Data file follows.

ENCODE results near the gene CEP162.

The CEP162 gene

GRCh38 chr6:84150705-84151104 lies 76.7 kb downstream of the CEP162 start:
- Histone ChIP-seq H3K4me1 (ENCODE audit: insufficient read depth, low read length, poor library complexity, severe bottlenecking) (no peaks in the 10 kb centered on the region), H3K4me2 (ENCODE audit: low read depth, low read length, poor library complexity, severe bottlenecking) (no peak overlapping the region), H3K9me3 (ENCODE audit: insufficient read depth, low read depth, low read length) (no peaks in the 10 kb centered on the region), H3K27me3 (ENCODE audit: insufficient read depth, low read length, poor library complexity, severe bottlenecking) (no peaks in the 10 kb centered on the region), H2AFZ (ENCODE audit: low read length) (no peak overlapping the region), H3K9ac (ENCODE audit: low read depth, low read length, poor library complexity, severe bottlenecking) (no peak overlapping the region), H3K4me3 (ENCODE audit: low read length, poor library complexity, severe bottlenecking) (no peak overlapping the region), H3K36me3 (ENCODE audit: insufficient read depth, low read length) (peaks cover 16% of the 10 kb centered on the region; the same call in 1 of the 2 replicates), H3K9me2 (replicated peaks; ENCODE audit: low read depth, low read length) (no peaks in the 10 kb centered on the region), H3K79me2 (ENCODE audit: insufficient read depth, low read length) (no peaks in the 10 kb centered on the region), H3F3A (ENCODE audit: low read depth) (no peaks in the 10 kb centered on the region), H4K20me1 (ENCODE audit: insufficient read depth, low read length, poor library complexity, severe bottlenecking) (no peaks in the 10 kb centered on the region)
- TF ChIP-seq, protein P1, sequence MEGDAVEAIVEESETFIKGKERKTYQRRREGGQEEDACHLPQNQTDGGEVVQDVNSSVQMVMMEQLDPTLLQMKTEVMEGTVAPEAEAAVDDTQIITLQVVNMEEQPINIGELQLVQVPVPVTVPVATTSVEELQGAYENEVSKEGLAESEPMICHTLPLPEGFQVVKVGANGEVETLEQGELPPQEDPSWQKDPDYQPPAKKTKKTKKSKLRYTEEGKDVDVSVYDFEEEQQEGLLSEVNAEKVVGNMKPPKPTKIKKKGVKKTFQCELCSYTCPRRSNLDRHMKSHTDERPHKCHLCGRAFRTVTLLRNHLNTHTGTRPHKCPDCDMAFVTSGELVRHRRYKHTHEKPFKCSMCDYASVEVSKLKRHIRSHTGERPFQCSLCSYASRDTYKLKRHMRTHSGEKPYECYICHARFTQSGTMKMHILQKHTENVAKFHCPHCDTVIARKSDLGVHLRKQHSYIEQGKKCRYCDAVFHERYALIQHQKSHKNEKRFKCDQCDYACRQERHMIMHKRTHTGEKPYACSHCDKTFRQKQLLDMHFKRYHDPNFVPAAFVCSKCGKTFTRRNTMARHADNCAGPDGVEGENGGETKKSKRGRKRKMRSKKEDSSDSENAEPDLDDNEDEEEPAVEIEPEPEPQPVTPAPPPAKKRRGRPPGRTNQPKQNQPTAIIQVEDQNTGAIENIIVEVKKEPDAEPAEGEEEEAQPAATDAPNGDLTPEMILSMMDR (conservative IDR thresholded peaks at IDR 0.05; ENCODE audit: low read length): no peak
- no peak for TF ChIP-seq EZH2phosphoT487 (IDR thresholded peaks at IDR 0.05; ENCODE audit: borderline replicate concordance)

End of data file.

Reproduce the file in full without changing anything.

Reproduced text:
ENCODE results near the gene CEP162.

The CEP162 gene

GRCh38 chr6:84150705-84151104 lies 76.7 kb downstream of the CEP162 start:
- Histone ChIP-seq H3K4me1 (ENCODE audit: insufficient read depth, low read length, poor library complexity, severe bottlenecking) (no peaks in the 10 kb centered on the region), H3K4me2 (ENCODE audit: low read depth, low read length, poor library complexity, severe bottlenecking) (no peak overlapping the region), H3K9me3 (ENCODE audit: insufficient read depth, low read depth, low read length) (no peaks in the 10 kb centered on the region), H3K27me3 (ENCODE audit: insufficient read depth, low read length, poor library complexity, severe bottlenecking) (no peaks in the 10 kb centered on the region), H2AFZ (ENCODE audit: low read length) (no peak overlapping the region), H3K9ac (ENCODE audit: low read depth, low read length, poor library complexity, severe bottlenecking) (no peak overlapping the region), H3K4me3 (ENCODE audit: low read length, poor library complexity, severe bottlenecking) (no peak overlapping the region), H3K36me3 (ENCODE audit: insufficient read depth, low read length) (peaks cover 16% of the 10 kb centered on the region; the same call in 1 of the 2 replicates), H3K9me2 (replicated peaks; ENCODE audit: low read depth, low read length) (no peaks in the 10 kb centered on the region), H3K79me2 (ENCODE audit: insufficient read depth, low read length) (no peaks in the 10 kb centered on the region), H3F3A (ENCODE audit: low read depth) (no peaks in the 10 kb centered on the region), H4K20me1 (ENCODE audit: insufficient read depth, low read length, poor library complexity, severe bottlenecking) (no peaks in the 10 kb centered on the region)
- TF ChIP-seq, protein P1, sequence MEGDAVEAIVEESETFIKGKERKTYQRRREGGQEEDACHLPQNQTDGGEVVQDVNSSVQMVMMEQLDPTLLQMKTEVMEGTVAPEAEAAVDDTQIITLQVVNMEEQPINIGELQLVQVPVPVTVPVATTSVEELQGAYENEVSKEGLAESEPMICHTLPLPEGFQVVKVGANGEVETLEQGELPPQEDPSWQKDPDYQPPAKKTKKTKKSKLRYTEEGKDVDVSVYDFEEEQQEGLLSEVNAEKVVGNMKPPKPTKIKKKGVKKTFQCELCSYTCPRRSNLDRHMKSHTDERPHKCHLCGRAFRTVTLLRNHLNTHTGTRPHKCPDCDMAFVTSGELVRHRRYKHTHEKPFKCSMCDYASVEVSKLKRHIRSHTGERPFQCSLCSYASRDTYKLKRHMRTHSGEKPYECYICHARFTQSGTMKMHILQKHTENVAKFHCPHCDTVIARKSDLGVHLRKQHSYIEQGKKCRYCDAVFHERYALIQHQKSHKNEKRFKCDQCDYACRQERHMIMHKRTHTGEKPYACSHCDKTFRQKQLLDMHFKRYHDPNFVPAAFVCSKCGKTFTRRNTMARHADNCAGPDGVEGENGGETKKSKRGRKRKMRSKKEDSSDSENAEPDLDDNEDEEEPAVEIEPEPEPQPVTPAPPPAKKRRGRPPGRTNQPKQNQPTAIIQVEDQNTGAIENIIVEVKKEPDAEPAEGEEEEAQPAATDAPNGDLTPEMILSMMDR (conservative IDR thresholded peaks at IDR 0.05; ENCODE audit: low read length): no peak
- no peak for TF ChIP-seq EZH2phosphoT487 (IDR thresholded peaks at IDR 0.05; ENCODE audit: borderline replicate concordance)